When it comes to Smarter Cities, IBM is not playing games. However, the systems giant has created what it calls a "serious game" to help individuals recognize the importance of solving problems with the environment, as well as city infrastructure and logistics.
LAS VEGAS-When it comes to
Smarter Cities, IBM is not playing games.
However, the systems giant has created what it calls a "serious game"
to help individuals recognize the importance of solving problems with the
environment, as well as city infrastructure and logistics.
IBM will release details of its new game,
CityOne, on May 4 at the IBM Impact 2010
conference here. Impact is IBM's annual
event geared toward service-oriented architecture (SOA) based solutions. Based
on decades of experience in solving business challenges in creative ways, IBM
"serious" games are designed to train the workforce of tomorrow. At the Impact
2009 conference, IBM introduced Innov8,
a game that was essentially a business process management (BPM) simulator.
With an estimated 1 million people around the world moving into cities each
week, experts predict the population in the world's cities will double by 2050.
Today, cities consume an estimated 75 percent of the world's energy, emit more
than 80 percent of greenhouse gases and lose as much as 20 percent of their
water supply due to infrastructure leaks. As these urban populations continue
to grow and these metrics increase, civic leaders will face an unprecedented
series of challenges.
For these reasons, IBM projects that
cities must grow smarter, and Big Blue has a plan to help them as part of IBM's
overall Smarter Planet Initiative. City infrastructures that deliver vital
services such as transportation, energy and water must rely on a wealth of new
information and technologies that will allow them to sense and respond
intelligently to the needs of their growing populations, IBM
officials said. With CityOne, IBM is
providing a virtual environment that will help tomorrow's leaders learn how to
apply advances in technology and better understand how these systems work.
IBM's CityOne game will be a no charge, "Sim-style"
game in which players are tasked with guiding the city through a series of
missions involving the energy, water, banking and retail industries. For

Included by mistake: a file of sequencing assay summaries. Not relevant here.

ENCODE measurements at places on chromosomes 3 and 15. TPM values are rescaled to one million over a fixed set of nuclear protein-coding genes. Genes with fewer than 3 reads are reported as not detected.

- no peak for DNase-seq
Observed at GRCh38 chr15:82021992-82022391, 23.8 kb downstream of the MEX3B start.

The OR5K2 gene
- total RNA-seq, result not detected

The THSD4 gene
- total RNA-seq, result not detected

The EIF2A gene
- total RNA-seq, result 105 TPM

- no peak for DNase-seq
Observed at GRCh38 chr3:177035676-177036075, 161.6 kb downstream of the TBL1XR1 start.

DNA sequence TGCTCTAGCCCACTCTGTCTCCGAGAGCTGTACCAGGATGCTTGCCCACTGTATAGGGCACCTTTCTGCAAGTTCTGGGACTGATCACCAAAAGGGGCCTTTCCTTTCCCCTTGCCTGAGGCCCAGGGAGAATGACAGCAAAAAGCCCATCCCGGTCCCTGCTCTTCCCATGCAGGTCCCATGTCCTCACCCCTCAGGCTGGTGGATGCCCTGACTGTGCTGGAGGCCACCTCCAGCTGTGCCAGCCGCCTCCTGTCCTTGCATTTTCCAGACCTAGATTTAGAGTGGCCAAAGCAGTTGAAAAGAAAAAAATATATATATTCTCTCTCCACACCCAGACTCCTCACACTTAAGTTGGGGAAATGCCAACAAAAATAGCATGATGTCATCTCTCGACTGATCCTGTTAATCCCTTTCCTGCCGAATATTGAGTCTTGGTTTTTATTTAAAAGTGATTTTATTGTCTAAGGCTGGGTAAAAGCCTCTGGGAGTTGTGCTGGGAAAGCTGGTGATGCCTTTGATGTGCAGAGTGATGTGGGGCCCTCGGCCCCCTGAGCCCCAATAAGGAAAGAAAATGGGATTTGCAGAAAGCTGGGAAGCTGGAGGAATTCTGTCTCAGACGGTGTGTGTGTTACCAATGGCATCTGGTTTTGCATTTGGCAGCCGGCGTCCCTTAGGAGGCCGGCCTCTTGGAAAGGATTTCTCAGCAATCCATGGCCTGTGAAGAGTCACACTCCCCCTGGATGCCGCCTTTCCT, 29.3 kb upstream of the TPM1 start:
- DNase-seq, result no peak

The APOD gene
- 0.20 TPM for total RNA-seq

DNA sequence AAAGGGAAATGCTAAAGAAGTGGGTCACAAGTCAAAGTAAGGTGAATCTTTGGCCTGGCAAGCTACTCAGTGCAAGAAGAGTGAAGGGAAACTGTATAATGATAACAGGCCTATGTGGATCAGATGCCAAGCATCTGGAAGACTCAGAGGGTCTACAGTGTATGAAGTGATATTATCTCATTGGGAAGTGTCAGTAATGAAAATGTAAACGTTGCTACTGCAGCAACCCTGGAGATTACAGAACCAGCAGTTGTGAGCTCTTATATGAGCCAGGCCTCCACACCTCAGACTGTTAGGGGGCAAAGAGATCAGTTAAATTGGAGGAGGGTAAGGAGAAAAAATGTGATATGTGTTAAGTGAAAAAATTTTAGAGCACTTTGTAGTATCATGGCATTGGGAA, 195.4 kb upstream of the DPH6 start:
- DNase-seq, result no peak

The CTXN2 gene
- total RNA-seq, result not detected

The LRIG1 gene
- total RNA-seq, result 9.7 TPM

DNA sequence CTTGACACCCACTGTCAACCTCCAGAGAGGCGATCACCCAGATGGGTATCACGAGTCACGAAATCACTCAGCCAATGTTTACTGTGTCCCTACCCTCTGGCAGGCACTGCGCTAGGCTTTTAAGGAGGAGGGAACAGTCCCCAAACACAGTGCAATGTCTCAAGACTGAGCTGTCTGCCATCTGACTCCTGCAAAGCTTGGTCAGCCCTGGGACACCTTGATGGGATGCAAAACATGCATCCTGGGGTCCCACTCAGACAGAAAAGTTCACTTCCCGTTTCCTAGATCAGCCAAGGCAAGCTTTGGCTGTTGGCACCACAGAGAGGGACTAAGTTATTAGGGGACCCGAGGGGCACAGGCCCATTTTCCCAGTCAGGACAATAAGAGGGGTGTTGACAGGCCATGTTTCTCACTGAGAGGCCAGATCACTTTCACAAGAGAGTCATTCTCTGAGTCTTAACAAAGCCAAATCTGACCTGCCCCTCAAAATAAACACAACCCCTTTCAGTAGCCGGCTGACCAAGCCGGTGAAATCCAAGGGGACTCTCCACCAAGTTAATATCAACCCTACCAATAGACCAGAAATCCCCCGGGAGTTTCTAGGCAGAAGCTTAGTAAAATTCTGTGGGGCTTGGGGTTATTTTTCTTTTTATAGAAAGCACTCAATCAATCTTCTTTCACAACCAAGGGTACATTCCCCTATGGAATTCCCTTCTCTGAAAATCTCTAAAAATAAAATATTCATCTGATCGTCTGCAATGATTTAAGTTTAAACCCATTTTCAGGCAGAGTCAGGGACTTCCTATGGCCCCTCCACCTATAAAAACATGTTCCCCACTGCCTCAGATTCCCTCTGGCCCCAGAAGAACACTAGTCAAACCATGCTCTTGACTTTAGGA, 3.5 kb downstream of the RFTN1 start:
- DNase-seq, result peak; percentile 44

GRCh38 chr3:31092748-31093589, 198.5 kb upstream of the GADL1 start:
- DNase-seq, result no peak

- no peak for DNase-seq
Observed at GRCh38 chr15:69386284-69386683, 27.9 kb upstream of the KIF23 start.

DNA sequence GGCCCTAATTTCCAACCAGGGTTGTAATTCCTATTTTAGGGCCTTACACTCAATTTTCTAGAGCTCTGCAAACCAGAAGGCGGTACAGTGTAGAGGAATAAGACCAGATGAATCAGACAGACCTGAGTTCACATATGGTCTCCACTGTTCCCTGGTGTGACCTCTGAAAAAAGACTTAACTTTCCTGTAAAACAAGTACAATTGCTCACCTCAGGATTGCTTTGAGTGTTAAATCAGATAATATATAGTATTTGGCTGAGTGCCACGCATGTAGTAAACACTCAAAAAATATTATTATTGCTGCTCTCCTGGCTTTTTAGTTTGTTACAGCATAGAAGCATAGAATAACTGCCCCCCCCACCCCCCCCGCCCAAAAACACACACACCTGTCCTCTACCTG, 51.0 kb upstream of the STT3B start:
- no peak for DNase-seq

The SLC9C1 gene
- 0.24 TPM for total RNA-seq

example, one mission involves a city where water usage has increased at twice
the rate of the population growth; supplies are becoming strained (and possibly
polluted); the municipality is losing as much as 40 percent of its water supply
through leaky infrastructure; and energy costs are steadily increasing. To
complete this mission, the player would be challenged to institute a water
management system that would include accurate real-time data to make decisions
on delivering the highest water quality in the most economical way, IBM
Players who promote a more customer-centric business model to the banks
represented in their city will discover how mobile payments, dynamic invoicing
and micro-lending can impact business goals. In all of the missions represented
in the game, the player will need to determine the best way to invest to meet
the financial, environmental and sociological goals of the city's industries
while balancing their budgets and the needs of the citizenry. In parallel,
players will learn how the components of service reuse, process management,
cloud and collaborative technologies make business models more agile, IBM
"Serious games allow professionals to inherently comprehend system
interactions, and accurately model the potential business outcomes that can
result, in a way that no other medium can do," said Nancy Pearson, IBM
vice president of SOA, BPM and WebSphere, in a statement. "CityOne will
simulate the challenges faced in a variety of industries so that businesses can
explore a variety of solutions and explore the business impact before
"Enterprises are increasingly adopting Web 2.0 collaboration tools to
appeal to a new generation entering the workforce that grew up immersed in
social media technologies," said Lisa Rowan, director of HR, Learning and
Talent Strategies at IDC, also in a
statement. "Training will need to follow suit by incorporating interactivity
and gaming to be relevant to this new workforce."
In addition to CityOne and Innov8, IBM
has over the years released a number of games, including RoboCode and PowerUp,
that are used by schools, businesses, museums and conferences.
Additionally, IBM has conducted an extensive
study of massive multiplayer online role-playing games (MMORPGs), and the
results have underscored how a rotating leadership model is likely to affect an
enterprise. Indeed, IBM's Innov8 series of
games, which teach the fundamentals of BPM using a 3D environment, is now being
used by more than 1,000 universities worldwide and is offered for free to
schools via IBM's Academic Initiative.
Mark McGibbon, a professor of IT and business at a leading university, has
used Innov8 in three of his classes: Process Improvement, Software Acquisition,
and Analytics and Simulation.
"Using serious games like Innov8 to teach something as slippery as business
process management has really helped my students visualize directly the impact of
these systems on a business," said McGibbon, in a statement. "We are greatly
looking forward to the next IBM game."
Darryl K. Taft covers the development tools and developer-related issues beat from his office in Baltimore. He has more than 10 years of experience in the business and is always looking for the next scoop. Taft is a member of the Association for Computing Machinery (ACM) and was named 'one of the most active middleware reporters in the world' by The Middleware Co. He also has his own card in the 'Who's Who in Enterprise Java' deck.